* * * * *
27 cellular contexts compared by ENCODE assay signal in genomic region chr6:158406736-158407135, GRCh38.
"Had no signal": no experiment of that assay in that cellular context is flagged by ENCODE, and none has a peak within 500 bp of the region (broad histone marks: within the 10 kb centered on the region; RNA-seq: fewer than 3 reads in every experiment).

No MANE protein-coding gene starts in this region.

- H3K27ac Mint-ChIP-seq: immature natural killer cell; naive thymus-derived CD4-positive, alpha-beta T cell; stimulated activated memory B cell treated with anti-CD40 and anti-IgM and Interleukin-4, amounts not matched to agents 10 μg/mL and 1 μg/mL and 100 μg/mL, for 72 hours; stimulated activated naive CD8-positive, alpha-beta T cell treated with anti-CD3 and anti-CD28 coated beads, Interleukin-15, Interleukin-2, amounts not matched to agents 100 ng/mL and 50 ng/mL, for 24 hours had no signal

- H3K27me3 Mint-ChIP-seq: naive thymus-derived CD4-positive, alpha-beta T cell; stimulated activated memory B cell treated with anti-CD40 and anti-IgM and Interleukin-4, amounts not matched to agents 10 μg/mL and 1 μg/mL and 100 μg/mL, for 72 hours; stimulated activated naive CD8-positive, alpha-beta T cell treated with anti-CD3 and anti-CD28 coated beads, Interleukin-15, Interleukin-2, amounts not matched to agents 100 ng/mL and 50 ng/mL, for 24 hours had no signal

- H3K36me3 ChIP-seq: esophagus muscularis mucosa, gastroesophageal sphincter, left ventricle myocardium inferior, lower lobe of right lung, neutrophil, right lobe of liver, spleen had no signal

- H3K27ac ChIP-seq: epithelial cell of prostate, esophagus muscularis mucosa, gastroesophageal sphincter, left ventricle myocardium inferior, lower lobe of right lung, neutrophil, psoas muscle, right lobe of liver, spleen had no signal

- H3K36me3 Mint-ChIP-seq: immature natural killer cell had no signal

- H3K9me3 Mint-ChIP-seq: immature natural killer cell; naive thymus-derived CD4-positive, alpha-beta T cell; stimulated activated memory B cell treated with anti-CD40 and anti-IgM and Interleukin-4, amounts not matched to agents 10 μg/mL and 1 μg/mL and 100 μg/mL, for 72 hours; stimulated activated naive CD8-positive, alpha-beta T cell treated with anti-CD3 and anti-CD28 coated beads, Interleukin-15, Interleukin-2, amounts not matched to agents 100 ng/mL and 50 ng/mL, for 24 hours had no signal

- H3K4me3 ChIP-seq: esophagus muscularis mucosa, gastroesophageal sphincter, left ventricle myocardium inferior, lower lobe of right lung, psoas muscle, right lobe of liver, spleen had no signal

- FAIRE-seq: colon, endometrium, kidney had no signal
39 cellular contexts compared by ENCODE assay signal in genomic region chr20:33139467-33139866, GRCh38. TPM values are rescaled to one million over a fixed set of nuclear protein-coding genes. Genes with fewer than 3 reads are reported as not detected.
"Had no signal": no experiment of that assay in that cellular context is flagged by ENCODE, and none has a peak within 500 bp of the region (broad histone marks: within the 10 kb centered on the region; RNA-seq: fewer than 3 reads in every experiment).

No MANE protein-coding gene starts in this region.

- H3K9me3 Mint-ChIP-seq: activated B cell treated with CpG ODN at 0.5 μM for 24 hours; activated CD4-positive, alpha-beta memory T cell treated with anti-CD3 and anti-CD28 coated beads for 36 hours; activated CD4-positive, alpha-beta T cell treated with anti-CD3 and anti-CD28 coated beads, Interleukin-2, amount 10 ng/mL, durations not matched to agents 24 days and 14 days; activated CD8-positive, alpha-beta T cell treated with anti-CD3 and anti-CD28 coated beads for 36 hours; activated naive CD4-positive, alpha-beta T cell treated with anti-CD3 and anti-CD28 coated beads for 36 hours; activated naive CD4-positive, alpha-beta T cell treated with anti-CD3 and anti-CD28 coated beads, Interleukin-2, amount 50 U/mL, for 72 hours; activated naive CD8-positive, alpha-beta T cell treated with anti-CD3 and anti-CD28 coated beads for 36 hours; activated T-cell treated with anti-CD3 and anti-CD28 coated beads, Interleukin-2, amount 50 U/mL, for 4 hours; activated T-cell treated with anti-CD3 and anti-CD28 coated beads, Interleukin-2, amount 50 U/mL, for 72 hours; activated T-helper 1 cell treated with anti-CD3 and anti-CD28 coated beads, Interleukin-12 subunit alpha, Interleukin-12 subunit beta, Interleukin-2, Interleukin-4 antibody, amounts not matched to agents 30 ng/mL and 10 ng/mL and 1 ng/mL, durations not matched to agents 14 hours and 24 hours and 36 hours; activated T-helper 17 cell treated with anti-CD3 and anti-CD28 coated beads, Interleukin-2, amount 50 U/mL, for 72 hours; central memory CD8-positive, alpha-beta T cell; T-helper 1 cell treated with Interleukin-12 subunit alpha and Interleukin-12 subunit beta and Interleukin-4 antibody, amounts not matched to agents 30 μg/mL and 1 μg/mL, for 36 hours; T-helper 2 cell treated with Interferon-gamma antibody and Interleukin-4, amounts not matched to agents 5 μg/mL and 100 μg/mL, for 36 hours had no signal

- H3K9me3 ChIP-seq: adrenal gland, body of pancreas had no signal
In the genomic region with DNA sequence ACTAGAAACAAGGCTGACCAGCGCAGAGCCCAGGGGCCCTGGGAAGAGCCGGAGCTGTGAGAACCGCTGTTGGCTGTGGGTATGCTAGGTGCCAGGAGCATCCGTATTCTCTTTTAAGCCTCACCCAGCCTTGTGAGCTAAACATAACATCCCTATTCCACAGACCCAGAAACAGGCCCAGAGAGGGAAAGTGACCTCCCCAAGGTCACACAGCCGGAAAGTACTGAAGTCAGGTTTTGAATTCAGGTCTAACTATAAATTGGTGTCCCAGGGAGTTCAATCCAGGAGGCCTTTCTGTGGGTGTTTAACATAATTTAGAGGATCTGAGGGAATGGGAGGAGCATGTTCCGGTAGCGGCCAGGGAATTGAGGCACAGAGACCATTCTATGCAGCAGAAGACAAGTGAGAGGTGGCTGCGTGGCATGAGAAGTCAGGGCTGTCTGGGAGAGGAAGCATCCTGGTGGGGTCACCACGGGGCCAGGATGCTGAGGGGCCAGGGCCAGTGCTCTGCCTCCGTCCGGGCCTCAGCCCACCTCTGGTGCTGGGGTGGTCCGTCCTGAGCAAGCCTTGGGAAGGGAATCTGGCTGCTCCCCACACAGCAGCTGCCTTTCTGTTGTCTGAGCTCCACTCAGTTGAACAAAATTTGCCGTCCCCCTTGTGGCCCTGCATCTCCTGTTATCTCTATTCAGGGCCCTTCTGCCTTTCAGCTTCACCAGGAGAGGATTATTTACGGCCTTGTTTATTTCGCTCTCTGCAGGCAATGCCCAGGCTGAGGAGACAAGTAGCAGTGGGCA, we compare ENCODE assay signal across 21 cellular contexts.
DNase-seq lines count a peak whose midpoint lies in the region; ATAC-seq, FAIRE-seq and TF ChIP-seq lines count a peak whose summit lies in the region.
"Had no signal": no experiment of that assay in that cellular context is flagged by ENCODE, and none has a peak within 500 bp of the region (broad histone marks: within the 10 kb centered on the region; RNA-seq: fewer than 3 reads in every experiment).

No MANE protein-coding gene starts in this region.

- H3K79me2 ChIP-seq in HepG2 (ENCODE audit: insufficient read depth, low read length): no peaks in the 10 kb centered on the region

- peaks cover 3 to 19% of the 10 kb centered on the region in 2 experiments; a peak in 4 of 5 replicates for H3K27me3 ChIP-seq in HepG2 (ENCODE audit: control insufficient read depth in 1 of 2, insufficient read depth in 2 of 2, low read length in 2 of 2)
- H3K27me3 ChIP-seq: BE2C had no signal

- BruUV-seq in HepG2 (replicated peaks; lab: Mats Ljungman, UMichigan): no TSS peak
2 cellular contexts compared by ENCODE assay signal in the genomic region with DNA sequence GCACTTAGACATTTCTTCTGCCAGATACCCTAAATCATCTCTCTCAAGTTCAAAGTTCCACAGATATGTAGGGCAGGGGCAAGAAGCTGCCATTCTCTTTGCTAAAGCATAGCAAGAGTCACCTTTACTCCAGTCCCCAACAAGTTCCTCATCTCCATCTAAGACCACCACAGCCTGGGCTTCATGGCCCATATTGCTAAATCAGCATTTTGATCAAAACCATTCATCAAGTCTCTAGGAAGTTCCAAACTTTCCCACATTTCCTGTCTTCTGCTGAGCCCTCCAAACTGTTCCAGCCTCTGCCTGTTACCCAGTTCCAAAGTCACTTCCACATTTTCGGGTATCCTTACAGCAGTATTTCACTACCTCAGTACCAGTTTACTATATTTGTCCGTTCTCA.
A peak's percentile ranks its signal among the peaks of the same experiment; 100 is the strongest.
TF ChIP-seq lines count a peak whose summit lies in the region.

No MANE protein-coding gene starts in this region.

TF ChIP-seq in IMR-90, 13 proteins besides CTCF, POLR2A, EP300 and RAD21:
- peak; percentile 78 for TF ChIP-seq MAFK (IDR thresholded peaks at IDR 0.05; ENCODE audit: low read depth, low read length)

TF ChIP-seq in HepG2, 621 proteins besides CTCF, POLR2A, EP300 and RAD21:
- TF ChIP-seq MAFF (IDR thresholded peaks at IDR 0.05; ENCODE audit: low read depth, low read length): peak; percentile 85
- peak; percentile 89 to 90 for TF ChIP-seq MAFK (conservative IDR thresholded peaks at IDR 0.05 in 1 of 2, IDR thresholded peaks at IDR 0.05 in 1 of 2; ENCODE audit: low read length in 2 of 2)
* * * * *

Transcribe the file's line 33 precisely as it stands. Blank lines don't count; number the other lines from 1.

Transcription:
- peak; percentile 89 to 90 for TF ChIP-seq MAFK (conservative IDR thresholded peaks at IDR 0.05 in 1 of 2, IDR thresholded peaks at IDR 0.05 in 1 of 2; ENCODE audit: low read length in 2 of 2)